As part of the changes coming in under the Building Safety Act, the Government is proposing to introduce a new Building Safety Levy ("Levy"), which will be charged as part of the building control regime in England.

In preparation for this new charge, on 22 November 2022 the Government launched a second consultation ("the Consultation"), looking at how this new Levy will work in practise.

The Consultation confirms the Government's intention to use the Levy to pay for remediation of cladding in buildings over 11m in height, with the Consultation suggesting the Government are aiming to raise over £3billion through the Levy.

The Consultation comes after the Government's announcement earlier this year that the scope of the Levy has expanded to cover all new residential developments, not just "higher-risk buildings". This wide scope is echoed in the Consultation with the Government stating:

"This means the levy can be applied on any new development considered as “residential”, that is any development with a room purpose built for a person to sleep in".

The Consultation does not ask for input on this wider scope, but it does seek input on other aspects of the Levy and the impact it will have, including:

  • The basis of calculation and whether the levy rate should be applied on a ‘per unit’ basis (i.e., per dwelling in a development), or a ‘per square metre’ basis, i.e., the levy rate would be applied to the square metre of any development regardless of the number of homes being built.
  • Exemptions: The Government are proposing that certain buildings be exempt from the Levy, including Affordable Homes, NHS Hospitals, NHS Medical Centres, and NHS GP Centres, Residential Care Homes and Children’s Homes, Refuges and Residential Domestic Abuse Facilities, Criminal Justice Accommodation, Military Barracks and other Military Establishments. They are also proposing to exclude Small Developments (under 10 units) to protect small businesses.
  • Delivery and collection: The Government are proposing that local authorities be asked to act as the collection agency for the Levy, with a 2-step process for the collection. The Consultation proposes that 60% of the Levy would be payable at the notice to commit stage and 40% at the final certificate stage.


The Consultation also makes clear that payment of the levy will be a "hard stop" – that is to say unless the Levy is paid, it won’t be possible to move to the next stage of the building process. The Consultation also suggests the Government are considering whether there should be further financial penalties for non-payment of the Levy.

In terms of who pays the Levy, the Government's view is that it will be the "Client". They say by ‘Client’ they mean any named person or organisation for whom a construction project is carried out. Payment and ultimate liability for these costs is, of course, a different thing and parties to a development agreement will need to consider how this new charge sits with standard form clauses making the Contractor liable to pay all fees, charges, rates and taxes.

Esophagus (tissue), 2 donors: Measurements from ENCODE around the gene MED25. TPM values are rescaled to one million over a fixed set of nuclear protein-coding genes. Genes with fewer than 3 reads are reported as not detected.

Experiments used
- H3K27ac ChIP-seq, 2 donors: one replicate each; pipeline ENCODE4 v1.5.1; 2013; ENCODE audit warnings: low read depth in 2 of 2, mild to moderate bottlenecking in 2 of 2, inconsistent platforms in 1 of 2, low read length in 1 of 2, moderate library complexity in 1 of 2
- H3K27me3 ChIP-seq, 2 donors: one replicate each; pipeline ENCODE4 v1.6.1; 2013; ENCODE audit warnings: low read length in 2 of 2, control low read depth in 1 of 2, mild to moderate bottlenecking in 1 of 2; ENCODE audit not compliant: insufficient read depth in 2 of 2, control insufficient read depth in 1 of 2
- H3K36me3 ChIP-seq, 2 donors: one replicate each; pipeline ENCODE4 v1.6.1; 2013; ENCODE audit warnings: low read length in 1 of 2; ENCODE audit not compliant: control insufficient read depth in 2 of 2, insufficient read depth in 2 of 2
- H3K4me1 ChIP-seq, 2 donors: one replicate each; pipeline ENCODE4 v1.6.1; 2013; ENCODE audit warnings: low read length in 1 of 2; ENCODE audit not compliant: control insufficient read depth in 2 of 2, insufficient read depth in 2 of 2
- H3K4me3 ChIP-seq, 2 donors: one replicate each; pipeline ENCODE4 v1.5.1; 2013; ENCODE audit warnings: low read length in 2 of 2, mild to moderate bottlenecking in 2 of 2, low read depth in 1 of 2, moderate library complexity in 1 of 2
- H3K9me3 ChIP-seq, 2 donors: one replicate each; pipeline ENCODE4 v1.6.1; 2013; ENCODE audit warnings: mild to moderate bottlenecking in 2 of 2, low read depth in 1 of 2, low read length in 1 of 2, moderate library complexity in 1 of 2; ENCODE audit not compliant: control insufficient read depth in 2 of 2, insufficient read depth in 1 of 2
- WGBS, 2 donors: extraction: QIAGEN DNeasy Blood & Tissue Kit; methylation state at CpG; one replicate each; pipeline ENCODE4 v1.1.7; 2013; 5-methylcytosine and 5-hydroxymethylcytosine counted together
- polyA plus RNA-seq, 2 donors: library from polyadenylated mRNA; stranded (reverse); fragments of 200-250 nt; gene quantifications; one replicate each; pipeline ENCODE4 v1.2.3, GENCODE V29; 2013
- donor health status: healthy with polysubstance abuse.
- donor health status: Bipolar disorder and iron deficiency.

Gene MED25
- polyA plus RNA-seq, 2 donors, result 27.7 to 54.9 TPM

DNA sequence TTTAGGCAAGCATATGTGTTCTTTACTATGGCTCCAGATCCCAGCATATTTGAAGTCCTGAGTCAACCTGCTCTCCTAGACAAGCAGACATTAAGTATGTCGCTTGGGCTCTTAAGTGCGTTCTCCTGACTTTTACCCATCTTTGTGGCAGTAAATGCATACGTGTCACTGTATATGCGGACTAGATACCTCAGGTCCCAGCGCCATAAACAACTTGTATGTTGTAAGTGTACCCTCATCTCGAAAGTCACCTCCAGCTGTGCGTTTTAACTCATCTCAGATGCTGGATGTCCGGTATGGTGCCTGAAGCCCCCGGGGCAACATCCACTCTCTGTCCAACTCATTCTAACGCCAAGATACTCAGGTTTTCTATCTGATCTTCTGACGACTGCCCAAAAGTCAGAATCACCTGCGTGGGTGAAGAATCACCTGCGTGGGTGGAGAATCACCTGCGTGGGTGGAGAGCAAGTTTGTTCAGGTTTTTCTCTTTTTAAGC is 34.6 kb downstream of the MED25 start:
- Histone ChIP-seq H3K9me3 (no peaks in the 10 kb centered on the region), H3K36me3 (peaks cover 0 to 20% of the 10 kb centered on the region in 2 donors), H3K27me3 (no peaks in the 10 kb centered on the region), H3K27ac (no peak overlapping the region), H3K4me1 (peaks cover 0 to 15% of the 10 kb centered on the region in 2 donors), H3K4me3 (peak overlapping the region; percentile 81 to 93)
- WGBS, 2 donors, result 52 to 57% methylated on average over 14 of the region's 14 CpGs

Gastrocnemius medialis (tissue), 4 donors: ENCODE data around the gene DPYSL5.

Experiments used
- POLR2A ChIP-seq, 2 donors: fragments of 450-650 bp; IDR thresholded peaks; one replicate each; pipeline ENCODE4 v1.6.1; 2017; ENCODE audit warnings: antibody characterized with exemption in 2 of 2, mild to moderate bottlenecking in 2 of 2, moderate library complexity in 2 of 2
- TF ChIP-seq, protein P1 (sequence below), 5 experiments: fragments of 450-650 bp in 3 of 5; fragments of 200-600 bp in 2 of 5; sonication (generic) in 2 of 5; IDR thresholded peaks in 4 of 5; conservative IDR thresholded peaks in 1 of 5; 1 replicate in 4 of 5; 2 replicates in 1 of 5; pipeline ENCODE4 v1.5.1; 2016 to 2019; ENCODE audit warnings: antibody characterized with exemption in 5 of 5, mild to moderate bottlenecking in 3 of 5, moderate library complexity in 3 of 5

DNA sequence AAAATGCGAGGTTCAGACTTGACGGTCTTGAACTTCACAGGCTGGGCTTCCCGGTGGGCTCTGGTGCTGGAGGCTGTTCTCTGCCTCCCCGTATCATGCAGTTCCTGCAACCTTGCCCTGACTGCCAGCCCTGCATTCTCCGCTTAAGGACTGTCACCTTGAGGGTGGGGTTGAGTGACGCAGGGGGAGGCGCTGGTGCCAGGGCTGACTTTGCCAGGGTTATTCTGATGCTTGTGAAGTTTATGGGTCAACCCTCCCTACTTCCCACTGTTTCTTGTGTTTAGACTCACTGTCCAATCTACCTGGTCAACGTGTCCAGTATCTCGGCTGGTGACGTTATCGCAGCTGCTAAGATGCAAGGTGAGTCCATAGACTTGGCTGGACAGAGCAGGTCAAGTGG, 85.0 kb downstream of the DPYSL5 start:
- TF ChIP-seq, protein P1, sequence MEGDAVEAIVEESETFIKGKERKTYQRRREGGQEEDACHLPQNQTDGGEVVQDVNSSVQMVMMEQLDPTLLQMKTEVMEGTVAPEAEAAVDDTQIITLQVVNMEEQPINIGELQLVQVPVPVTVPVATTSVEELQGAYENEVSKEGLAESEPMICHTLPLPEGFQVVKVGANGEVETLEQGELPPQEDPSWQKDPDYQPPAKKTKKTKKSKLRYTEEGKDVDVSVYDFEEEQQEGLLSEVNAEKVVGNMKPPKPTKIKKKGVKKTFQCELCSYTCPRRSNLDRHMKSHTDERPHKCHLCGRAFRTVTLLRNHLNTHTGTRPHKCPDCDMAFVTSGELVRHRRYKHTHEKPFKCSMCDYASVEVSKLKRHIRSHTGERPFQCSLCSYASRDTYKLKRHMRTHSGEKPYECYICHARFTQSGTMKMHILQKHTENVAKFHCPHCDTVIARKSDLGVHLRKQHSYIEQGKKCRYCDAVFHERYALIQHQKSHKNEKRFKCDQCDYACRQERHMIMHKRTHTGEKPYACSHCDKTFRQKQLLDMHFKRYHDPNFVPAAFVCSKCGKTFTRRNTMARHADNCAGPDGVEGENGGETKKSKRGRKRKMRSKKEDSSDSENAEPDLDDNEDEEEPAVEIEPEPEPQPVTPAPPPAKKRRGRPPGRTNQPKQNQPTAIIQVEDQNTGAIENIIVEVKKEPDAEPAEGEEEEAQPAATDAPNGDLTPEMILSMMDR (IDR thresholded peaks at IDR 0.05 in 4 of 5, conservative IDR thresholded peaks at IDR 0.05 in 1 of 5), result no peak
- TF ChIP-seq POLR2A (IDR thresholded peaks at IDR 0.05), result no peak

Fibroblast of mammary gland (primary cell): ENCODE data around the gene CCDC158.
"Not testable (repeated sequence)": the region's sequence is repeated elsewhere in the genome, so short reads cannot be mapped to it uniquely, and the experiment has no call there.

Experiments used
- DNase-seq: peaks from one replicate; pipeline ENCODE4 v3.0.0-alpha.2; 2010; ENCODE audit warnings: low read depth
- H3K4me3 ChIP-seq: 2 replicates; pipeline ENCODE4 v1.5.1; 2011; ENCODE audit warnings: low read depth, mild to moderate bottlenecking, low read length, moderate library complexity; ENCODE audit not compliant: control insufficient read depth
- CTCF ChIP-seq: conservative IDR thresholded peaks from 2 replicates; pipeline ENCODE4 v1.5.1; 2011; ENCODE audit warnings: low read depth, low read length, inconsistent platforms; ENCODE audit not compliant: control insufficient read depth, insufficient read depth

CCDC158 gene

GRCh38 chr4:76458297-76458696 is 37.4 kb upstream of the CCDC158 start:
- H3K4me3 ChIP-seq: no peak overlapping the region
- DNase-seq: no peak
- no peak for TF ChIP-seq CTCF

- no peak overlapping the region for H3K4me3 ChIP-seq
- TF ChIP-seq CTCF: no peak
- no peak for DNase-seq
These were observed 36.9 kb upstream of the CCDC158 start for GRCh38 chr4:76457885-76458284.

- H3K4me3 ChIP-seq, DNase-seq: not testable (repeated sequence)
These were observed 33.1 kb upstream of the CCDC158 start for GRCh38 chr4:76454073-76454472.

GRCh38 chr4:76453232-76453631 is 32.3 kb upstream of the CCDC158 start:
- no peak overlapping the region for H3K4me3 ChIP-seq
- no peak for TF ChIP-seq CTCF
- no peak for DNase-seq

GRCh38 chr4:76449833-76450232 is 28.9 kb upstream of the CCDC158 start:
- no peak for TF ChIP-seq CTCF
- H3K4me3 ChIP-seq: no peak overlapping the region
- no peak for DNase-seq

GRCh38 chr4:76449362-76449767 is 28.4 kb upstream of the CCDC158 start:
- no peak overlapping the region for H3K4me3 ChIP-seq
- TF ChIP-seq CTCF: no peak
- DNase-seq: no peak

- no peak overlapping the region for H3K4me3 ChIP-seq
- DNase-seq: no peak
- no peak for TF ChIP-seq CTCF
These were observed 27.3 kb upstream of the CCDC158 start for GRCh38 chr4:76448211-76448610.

It is also not clear from the Consultation how the Levy sits with the Pledge, that is to say will developers who have already signed up to the pledge also be required to pay the Levy? The Consultation stating the Government are: "grateful to those developers who have signed up to remediate cladding in buildings they have been involved with over the past thirty years"but that there remains a £3billion shortfall.

What is clear is that the intention is that the Levy be addition to the other charges already in place, including the Residential Development Property Tax and the Community Infrastructure Levy, with the Government seeking input on how the Levy may impact the charges already in place.

The Levy represents just one of the wide powers given to the Government under the Building Safety Act to try and raise sums from the Construction Industry to remediate historic defects and sits alongside the Building Industry Schemes and powers to block access to market which came into force in September this year.

Whilst it is not clear from the Consultation what the actual Levy rate will be, making it difficult to forecast the impact on the costing of individual projects and the wider cost of building residential buildings in England, the Consultation is at least an opportunity for the industry to try and input on how this further charge will be applied. With the Government saying they want to "engage with interested parties, especially developers of all sizes" during Consultation Process.

The Consultation is open for 10 weeks from 22 November 2022 to 7 February 2023 and can be responded to using an online form.

Once the Consultation has closed the Government will then need to put in place secondary legislation bringing the Levy into law.

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Contributors

Amy Pairman

Senior Associate

Eric Johnstone

Legal Director